Plaintiff alleges on appeal that the ALJ's decision, which became the Commissioner's final determination of nondisability, is erroneous because: (1) the ALJ failed to follow the treating physician rule; (2) the ALJ arbitrarily rejected his subjective complaints of pain; and (3) the ALJ's denial of benefits is not supported by substantial evidence.
A treating physician may proffer an opinion about the claimant's impairments and the Commissioner will accord "controlling weight to that type of opinion if it is well supported by clinical and laboratory diagnostic techniques and if it is not inconsistent with other substantial evidence in the record." Castellano v. Secretary of Health & Human Servs., 26 F.3d 1027, 1029 (10th Cir. 1994). A treating physician may also opine that a claimant is totally disabled, however, "[t]hat opinion is not dispositive because final responsibility for determining the ultimate issue of disability is reserved to the Secretary." Id.; see also 20 C.F.R. § 404.1527(e)(2). "The ALJ must give specific, legitimate reasons for disregarding the treating physician's opinion that a claimant is disabled." Goatcher v. United States Dep't of Health & Human Servs., 52 F.3d 288, 290 (10th Cir. 1995).
Dr. Charles Marable, a neurologist, has been treating plaintiff since 1989 and has consistently maintained that plaintiff is completely disabled. In August 1996, shortly before the supplemental hearing, Dr. Marable stated in a letter to plaintiff's attorney as follows:
With [the prescribed] medications and his above medical problem, he is 100% disabled due to the fact that he is not able to use his right hand and has significant pain and problems with it, requiring all these above medications. With the use of these medications it would render him quite sedated and [he] would have difficulty working and obtaining a good, cognitive view of his situation in the work force.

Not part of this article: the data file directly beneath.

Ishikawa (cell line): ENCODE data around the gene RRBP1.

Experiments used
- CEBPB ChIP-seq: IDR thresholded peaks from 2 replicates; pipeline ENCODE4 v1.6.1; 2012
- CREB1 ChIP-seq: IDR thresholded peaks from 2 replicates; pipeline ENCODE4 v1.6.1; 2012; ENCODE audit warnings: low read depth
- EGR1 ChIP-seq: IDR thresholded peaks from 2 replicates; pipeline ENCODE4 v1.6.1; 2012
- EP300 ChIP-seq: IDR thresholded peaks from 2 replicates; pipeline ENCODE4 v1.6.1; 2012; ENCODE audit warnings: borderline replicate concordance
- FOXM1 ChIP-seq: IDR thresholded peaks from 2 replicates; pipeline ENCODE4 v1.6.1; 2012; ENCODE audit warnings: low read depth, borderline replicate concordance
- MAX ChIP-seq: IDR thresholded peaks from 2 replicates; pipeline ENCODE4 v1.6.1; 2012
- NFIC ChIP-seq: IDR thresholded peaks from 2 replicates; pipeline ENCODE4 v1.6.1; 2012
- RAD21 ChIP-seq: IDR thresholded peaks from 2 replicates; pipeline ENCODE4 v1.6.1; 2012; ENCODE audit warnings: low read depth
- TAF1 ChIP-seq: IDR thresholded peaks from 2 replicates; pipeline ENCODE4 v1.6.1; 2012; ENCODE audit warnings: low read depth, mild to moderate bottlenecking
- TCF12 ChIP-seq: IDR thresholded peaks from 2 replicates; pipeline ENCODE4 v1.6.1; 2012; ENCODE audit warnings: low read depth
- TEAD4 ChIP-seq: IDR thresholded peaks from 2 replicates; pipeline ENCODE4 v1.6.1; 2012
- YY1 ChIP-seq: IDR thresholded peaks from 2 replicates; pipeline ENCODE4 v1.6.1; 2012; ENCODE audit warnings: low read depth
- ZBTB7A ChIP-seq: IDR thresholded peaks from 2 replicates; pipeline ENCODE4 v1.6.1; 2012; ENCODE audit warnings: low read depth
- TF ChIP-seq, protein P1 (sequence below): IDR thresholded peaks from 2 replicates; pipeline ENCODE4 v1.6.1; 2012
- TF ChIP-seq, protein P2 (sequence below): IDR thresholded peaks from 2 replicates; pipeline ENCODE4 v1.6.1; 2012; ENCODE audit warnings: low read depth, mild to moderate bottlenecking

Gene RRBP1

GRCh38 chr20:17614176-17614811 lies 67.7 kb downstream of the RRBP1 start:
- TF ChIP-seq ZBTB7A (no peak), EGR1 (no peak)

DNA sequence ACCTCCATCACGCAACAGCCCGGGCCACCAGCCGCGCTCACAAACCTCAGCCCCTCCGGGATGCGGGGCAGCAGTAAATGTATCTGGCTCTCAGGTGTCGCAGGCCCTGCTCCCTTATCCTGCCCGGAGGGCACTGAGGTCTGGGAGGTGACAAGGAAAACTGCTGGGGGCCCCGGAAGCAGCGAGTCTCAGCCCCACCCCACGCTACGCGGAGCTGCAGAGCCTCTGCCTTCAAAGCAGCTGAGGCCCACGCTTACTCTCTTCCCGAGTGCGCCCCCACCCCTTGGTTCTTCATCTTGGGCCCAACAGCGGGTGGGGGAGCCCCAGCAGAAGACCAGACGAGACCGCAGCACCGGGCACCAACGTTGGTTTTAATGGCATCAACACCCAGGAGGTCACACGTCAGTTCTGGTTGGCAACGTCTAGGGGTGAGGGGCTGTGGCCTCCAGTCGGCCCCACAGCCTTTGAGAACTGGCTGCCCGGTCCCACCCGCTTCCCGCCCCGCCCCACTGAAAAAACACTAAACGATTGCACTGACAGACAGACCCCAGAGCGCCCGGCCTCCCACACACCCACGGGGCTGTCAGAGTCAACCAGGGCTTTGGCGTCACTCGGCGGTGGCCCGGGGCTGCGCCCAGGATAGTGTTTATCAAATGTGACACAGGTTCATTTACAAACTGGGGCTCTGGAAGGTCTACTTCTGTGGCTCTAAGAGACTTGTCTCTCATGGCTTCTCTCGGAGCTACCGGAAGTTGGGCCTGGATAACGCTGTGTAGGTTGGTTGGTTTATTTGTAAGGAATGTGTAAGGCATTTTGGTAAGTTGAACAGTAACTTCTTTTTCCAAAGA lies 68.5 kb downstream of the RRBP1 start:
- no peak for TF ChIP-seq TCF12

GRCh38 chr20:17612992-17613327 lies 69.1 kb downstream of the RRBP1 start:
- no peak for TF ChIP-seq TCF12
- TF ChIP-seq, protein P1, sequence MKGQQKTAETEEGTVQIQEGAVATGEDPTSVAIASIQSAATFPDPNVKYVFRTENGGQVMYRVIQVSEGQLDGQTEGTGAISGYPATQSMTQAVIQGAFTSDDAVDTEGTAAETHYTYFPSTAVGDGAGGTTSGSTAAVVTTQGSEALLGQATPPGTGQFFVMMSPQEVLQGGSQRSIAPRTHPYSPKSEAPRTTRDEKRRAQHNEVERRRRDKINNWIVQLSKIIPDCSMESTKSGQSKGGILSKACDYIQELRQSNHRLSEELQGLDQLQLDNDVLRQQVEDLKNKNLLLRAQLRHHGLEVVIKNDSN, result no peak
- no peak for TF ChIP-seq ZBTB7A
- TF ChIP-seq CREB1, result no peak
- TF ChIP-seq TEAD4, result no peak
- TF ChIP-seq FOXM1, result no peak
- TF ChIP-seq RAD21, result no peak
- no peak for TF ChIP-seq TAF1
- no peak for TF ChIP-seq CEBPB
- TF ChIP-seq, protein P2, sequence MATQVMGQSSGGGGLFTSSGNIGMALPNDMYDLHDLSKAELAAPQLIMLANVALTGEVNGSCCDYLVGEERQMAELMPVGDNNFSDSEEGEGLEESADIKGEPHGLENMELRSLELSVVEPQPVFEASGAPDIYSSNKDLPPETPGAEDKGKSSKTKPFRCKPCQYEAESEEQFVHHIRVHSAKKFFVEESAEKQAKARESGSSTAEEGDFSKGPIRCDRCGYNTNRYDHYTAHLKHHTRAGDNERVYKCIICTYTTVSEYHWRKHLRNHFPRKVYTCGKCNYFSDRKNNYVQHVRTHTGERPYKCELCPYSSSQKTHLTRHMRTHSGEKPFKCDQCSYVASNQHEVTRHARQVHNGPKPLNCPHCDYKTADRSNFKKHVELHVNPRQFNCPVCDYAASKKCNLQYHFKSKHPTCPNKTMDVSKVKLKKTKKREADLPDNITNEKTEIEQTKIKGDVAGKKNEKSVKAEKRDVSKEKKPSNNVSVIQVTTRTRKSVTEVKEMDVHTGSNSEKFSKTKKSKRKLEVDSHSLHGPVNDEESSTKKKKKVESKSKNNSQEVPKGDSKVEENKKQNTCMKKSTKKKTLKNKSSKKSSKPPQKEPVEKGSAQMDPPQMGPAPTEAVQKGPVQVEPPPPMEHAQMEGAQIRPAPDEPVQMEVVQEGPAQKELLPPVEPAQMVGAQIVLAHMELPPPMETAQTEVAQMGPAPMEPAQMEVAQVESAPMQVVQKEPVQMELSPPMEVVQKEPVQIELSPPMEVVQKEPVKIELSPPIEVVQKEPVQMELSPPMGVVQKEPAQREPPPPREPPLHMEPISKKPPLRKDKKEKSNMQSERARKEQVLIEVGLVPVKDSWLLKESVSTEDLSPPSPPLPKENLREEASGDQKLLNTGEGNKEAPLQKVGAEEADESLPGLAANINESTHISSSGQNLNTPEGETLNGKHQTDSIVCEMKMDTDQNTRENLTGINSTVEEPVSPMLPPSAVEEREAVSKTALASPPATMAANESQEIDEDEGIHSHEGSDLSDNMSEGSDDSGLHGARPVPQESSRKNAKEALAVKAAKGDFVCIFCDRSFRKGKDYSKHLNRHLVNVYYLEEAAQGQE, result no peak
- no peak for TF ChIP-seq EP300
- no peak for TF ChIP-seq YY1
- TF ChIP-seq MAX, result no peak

Appellant's App., Vol. II at 620.
Substantial evidence in the record supports the ALJ's rejection of the treating physician's opinion. The ALJ accorded Dr. Marable's opinion appropriate weight in light of the medical record. Throughout the course of his treatment, plaintiff has been examined by a number of physicians. The ALJ's conclusion that plaintiff has not been disabled since November 11, 1991, is supported by the examining physicians' contrary conclusions which outweigh Dr. Marable's opinion. See Goatcher, 52 F.3d at 290 (reiterating principle that when inconsistent with treating physician's opinion, it is the ALJ's task to examine other physicians' reports and adduce if they outweigh that of the treating physician, not vice versa); see also 20 C.F.R. § 404.1527(d)(4) ("Generally, the more consistent an opinion is with the record as a whole, the more weight [the Commissioner] will give to that opinion.").
In addition, the ALJ's decision not to credit plaintiff's testimony as to his pain and limitations, as well as his testimony that medication-induced fatigue prevents him from working, is likewise supported. In particular, the ALJ articulated the reasons for doubting plaintiff's testimony and linked his credibility determination to the evidence. See Kepler v. Chater, 68 F.3d 387, 391 (10th Cir. 1995) (requiring link between evidence and credibility determination). Hence, we will not disturb these findings on appeal. See Diaz v. Secretary of Health & Human Servs., 898 F.2d 774, 777 (10th Cir. 1990) ("Credibility determinations are peculiarly the province of the finder of fact, and we will not upset such determinations when supported by substantial evidence."). Accordingly, the Commissioner's determination is supported by substantial evidence in the record.
The judgment of the United States District Court for the District of Kansas is AFFIRMED.
Entered for the Court
James E. Barrett
Senior Circuit Judge
*. This order and judgment is not binding precedent, except under the doctrines of law of the case, res judicata, and collateral estoppel. The court generally disfavors the citation of orders and judgments; nevertheless, an order and judgment may be cited under the terms and conditions of 10th Cir. R. 36.3.
1. At the time of the hearing, plaintiff was taking Dilantin for seizures, Esgic Plus for pain, and Soma and Ultram (muscle relaxants). At earlier relevant times, he was also taking Flexeril and Procardia.